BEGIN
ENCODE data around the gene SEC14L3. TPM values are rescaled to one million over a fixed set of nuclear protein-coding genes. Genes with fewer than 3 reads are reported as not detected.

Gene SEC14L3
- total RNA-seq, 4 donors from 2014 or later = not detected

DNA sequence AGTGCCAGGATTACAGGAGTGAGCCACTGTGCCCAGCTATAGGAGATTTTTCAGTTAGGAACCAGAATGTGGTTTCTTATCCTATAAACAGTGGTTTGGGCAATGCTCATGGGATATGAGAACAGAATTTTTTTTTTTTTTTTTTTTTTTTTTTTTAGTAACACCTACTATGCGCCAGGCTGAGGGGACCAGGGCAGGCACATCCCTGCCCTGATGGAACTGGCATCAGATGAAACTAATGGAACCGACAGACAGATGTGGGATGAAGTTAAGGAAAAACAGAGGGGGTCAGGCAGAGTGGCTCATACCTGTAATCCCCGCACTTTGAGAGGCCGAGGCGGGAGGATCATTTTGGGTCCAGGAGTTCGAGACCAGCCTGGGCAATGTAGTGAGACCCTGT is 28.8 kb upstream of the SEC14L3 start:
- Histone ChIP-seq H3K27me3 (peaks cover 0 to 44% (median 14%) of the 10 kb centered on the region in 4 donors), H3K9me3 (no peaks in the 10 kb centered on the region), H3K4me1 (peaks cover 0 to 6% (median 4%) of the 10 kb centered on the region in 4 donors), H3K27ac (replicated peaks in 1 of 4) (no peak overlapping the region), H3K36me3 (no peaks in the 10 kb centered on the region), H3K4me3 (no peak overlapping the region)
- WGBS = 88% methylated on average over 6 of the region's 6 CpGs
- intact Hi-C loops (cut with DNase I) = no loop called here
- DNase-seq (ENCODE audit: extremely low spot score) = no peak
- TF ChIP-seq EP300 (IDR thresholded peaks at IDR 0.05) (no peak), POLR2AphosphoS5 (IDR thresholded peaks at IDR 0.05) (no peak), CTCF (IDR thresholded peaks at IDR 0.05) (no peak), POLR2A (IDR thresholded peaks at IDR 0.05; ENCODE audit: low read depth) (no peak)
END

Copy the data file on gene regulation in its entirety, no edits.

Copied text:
ENCODE data around the gene SEC14L3. TPM values are rescaled to one million over a fixed set of nuclear protein-coding genes. Genes with fewer than 3 reads are reported as not detected.

Gene SEC14L3
- total RNA-seq, 4 donors from 2014 or later = not detected

DNA sequence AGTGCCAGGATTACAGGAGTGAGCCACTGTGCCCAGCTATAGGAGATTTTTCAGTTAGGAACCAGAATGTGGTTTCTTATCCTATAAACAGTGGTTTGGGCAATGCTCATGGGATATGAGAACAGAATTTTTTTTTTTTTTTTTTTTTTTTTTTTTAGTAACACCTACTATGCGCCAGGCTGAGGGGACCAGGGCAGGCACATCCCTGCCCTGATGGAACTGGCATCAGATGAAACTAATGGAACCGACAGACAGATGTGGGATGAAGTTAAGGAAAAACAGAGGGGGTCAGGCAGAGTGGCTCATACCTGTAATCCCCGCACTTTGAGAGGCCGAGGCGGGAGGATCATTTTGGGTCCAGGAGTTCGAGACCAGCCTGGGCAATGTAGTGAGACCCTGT is 28.8 kb upstream of the SEC14L3 start:
- Histone ChIP-seq H3K27me3 (peaks cover 0 to 44% (median 14%) of the 10 kb centered on the region in 4 donors), H3K9me3 (no peaks in the 10 kb centered on the region), H3K4me1 (peaks cover 0 to 6% (median 4%) of the 10 kb centered on the region in 4 donors), H3K27ac (replicated peaks in 1 of 4) (no peak overlapping the region), H3K36me3 (no peaks in the 10 kb centered on the region), H3K4me3 (no peak overlapping the region)
- WGBS = 88% methylated on average over 6 of the region's 6 CpGs
- intact Hi-C loops (cut with DNase I) = no loop called here
- DNase-seq (ENCODE audit: extremely low spot score) = no peak
- TF ChIP-seq EP300 (IDR thresholded peaks at IDR 0.05) (no peak), POLR2AphosphoS5 (IDR thresholded peaks at IDR 0.05) (no peak), CTCF (IDR thresholded peaks at IDR 0.05) (no peak), POLR2A (IDR thresholded peaks at IDR 0.05; ENCODE audit: low read depth) (no peak)